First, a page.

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Patient Eye

Jo Carlowe

Wednesday, 23 September 2009

vvMy parents, who fall into the 65+ category, are eagerly awaiting their flu jabs.

“I wonder what theme they’ll have this year?” says my mum.

I haven’t a clue what she is talking about. But it emerges that last year’s flu clinic was a bit of a knees-up. The doctors and practice staff dressed in 1940s costumes and played 1940s tea-music to provide a pleasant distraction to the circle of patients waiting with rolled-up sleeves for the prick of a needle.

My mother tells me this as though it is standard practice. Indeed, perhaps it is. I have never been to a flu clinic. I have no idea - perhaps it is normal, maybe GPs get QoF points for coming up with theme-appropriate costumes.

I Google it. It’s tricky to research. I type in ‘doctor’ and ‘fancy dress’ which yields Doctor Who sites, a few toy outlets selling doctor and nurse costumes and rather a lot of ‘adult’ sites offering something similar but less innocent.

A little filtering and I am forced to conclude that aside from the occasional practice charity event and the odd Marathon running doctor dressed as Bananaman or a bumble bee, it is not de rigueur for doctors to amuse their patients with theme-days.

But maybe my parents’ practice is onto something? Just think of the opportunities: - diabetes race night, smoking cessation salsa, a Family Planning Hoedown?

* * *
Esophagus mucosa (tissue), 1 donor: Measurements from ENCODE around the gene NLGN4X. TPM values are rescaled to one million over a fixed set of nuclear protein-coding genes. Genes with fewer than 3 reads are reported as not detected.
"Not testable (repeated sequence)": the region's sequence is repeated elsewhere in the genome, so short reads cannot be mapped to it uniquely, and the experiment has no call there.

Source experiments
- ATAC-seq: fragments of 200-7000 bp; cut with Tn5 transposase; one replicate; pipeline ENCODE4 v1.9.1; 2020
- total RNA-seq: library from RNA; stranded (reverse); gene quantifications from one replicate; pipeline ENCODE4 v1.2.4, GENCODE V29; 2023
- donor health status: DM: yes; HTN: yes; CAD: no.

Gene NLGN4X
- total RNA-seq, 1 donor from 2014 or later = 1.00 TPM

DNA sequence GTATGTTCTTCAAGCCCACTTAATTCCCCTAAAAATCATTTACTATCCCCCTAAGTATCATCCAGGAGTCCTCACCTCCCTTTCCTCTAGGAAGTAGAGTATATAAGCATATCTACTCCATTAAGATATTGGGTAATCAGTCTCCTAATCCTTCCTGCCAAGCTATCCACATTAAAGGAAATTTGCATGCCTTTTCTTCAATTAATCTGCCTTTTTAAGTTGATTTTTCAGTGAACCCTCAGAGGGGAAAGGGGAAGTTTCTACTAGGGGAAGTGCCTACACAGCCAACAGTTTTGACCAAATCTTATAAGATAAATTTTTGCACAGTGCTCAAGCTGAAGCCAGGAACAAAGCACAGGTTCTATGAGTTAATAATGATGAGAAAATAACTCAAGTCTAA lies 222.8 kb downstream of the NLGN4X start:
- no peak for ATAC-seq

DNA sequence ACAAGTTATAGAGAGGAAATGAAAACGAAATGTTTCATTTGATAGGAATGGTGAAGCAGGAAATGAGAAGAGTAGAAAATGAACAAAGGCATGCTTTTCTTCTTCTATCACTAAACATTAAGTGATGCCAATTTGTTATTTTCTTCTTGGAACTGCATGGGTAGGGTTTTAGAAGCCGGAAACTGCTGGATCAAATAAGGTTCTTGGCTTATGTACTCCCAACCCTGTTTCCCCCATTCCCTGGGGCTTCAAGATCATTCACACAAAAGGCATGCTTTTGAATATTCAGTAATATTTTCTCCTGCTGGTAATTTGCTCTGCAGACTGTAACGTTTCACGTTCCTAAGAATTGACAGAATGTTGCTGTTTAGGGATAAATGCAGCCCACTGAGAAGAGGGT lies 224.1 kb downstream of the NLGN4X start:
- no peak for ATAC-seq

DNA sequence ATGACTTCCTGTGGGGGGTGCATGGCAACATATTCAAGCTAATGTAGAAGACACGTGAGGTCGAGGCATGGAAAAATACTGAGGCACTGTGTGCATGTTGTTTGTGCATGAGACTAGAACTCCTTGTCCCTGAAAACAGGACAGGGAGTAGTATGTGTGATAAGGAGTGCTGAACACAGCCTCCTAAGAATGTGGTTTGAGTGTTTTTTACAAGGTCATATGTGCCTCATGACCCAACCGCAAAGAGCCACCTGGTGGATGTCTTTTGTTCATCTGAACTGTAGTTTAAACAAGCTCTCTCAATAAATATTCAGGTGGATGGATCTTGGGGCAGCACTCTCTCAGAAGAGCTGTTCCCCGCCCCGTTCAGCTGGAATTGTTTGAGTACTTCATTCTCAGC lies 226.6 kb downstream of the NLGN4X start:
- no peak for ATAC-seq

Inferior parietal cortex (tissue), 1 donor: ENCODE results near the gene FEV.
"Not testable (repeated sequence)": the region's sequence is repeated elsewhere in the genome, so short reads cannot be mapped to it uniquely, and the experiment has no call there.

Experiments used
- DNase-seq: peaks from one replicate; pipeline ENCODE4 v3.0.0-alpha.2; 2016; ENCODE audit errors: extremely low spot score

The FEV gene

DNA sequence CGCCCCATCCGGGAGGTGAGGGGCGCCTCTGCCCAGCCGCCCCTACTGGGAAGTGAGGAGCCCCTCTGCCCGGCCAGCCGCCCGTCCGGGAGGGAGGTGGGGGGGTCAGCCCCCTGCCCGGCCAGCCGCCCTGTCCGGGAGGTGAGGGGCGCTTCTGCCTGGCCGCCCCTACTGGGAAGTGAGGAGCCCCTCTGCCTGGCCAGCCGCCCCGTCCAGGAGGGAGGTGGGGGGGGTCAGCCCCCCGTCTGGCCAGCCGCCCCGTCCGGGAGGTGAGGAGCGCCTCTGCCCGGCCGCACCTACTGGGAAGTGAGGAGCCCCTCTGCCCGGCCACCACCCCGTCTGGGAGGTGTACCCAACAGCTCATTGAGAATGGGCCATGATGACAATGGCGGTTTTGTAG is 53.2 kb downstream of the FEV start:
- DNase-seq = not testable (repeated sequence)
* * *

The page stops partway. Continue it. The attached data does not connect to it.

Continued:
Of course there has to be limits. The American comedienne Joan Rivers once famously complained about her gynaecologist who felt it was his job to entertain her: ‘Dr Schwartz, at your cervix! I hope you are dilated to see me…’.

But a little good taste jollity to break-up the monotony for practice staff and to encourage patients to attend something that promotes good public health, is no bad thing. Indeed, never before have my parents been so receptive to the idea of having an injection.

Author's Image

Jo Carlowe

Jo Carlowe is a freelance journalist specialising in health and psychology. She writes for national newspapers including The Times, The Daily Mail, and The Observer and for specialist medical journals, health websites and women's magazines. When not working, she is a self-confessed scrabble nerd, a reluctant runner (one who is still waiting for that elusive runners' high) and a lover of live music, fine food and single malt whisky. She lives in London with her four-year-old son and seven-year-old daughter.
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